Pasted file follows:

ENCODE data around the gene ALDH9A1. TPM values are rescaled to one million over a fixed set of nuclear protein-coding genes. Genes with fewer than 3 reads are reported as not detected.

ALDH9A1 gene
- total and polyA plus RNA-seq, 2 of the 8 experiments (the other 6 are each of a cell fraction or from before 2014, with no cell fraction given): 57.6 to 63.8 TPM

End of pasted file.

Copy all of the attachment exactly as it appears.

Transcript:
ENCODE data around the gene ALDH9A1. TPM values are rescaled to one million over a fixed set of nuclear protein-coding genes. Genes with fewer than 3 reads are reported as not detected.

ALDH9A1 gene
- total and polyA plus RNA-seq, 2 of the 8 experiments (the other 6 are each of a cell fraction or from before 2014, with no cell fraction given): 57.6 to 63.8 TPM